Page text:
New research from the Mayo Clinic suggests a new protein is linked to Alzheimer's Disease. The discovery could mark a major step forward in understanding and treating the most common form of dementia.
Today's Morning Edition music is from Johnny Winter with a live rendition of Dylan's "Highway 61 Revisited."
Major League Baseball is taking steps to make gay players feel more welcome. Before last night's All-Star game in Minneapolis, Commissioner Bud Selig announced that the league has hired an "Ambassador for Inclusion." They chose Billy Bean, a former outfielder for the Detroit Tigers, Los Angeles Dodgers, and San Diego Padres.
Minnesota's sex offender program may be headed for a serious challenge in federal court.
Today's music is from 40 years ago this week when "Rock Your Baby" sung by George McCrae was the No. 1 song on the U.S. pop charts.
July has started out cooler than normal and it will get even cooler as we approach the Major League All Star Game in Minneapolis on Tuesday.
Howard Sinker, a digital sports editor for the Star Tribune, talked to MPR's Cathy Wurzer about the festivities.
Greazy Meal, the popular Sunday night house band at the Cabooze in Minneapolis in the mid-90s, is having a reunion.
Today's Morning Edition music is the song "Hollow" from the new Trampled by Turtles album "Wild Animals" which comes out next week. The album, produced by fellow Duluthian Alan Sparhawk, of Low, is less frenetic than what we've come to expect from TOT.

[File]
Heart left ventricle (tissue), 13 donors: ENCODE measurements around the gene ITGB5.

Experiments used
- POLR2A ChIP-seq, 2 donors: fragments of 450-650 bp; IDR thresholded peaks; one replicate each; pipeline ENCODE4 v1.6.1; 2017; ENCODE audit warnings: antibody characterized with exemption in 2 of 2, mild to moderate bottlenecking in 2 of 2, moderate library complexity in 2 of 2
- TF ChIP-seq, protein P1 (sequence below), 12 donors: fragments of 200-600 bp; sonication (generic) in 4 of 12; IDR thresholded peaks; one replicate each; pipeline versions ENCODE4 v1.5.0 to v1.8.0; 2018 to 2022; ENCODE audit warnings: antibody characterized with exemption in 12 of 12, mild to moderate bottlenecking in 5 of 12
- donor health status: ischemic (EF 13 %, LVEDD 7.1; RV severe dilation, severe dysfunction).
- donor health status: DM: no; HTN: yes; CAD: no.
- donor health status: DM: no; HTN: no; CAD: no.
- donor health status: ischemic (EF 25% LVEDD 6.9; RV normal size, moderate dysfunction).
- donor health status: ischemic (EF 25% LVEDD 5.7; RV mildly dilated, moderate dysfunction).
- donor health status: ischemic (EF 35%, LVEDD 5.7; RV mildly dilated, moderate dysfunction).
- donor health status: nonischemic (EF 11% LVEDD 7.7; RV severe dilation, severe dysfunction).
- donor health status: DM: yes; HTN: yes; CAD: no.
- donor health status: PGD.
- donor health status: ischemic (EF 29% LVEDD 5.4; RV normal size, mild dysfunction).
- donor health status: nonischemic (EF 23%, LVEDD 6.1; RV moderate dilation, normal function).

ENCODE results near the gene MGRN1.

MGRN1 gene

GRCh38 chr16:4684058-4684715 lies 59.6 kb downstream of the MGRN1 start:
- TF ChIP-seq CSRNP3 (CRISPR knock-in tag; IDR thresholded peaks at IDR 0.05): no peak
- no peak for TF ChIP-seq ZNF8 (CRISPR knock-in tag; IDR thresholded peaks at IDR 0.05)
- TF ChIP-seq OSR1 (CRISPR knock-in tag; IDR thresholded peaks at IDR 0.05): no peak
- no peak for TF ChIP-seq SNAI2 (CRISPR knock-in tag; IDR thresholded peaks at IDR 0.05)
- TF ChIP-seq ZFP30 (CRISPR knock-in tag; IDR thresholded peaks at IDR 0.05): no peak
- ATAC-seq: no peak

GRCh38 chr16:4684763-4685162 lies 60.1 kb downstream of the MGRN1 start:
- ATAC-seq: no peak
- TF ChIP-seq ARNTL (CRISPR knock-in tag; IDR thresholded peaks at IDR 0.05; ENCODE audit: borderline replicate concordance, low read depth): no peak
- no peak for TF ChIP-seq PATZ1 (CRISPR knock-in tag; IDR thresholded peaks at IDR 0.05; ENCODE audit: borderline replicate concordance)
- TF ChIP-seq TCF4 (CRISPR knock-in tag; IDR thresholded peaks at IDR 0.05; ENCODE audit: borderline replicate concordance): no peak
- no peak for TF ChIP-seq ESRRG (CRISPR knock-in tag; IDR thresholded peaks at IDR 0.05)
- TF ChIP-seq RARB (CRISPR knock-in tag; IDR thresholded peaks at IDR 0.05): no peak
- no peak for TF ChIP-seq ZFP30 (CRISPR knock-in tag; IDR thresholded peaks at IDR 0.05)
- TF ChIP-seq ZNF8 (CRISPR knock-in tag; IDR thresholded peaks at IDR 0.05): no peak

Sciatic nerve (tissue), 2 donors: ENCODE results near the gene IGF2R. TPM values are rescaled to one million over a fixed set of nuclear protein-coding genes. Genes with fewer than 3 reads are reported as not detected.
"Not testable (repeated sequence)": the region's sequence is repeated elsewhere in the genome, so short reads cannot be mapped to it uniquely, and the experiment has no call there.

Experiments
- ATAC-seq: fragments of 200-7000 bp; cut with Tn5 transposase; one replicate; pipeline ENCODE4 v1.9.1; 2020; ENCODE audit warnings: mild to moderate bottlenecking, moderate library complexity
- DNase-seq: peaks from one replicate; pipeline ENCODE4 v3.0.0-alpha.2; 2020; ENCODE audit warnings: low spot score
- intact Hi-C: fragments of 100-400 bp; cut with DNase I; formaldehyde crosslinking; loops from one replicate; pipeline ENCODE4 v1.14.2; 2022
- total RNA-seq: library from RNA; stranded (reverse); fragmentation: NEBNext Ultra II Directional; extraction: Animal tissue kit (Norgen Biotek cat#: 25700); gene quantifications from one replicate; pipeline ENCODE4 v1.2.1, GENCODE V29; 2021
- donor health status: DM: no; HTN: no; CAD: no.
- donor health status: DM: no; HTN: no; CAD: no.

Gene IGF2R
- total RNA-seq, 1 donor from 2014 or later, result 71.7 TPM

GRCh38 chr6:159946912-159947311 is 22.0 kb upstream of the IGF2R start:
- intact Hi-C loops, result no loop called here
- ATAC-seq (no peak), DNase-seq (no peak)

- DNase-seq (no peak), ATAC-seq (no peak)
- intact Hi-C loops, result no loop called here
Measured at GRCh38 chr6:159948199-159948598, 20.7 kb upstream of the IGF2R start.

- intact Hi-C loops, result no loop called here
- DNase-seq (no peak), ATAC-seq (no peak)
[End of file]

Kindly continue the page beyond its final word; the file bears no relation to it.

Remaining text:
A Montevideo man says he's prepared to build and run the state's first medical marijuana manufacturing operation if the state can't get the drug elsewhere. MPR's Cathy Wurzer spoke with Jeremy Pauling about his proposal.
It was on July 3 in 1968 that David Crosby, Stephen Stills and Graham Nash sang together for the first time. It was at a party at Joni Mitchell's house. The song was "You Don't Have To Cry."
Wednesday's Morning Edition music features the busy hands of Cuban-American Pedrito Martinez, who has been called one of the world's best conga players.
This weekend marks the anniversary of one of pro sports' most poignant moments: Baseball great Lou Gehrig, standing before microphones near home plate at Yankee Stadium as a standing-room only crowd honored him as one of the most famous players of his time -- shortly after he was diagnosed with ALS. The anniversary offers an opportunity to take stock of where research and treatments for the disease may be headed.
Twenty-five years ago today, July 1, 1989, the act Milli Vanilli hit No. 1 in the U.S. for the first time with this song "Baby Don't Forget My Number."
A closely watched Supreme Court ruling will likely set a precedent for Minnesota companies challenging the contraceptive coverage mandated by the Affordable Care Act.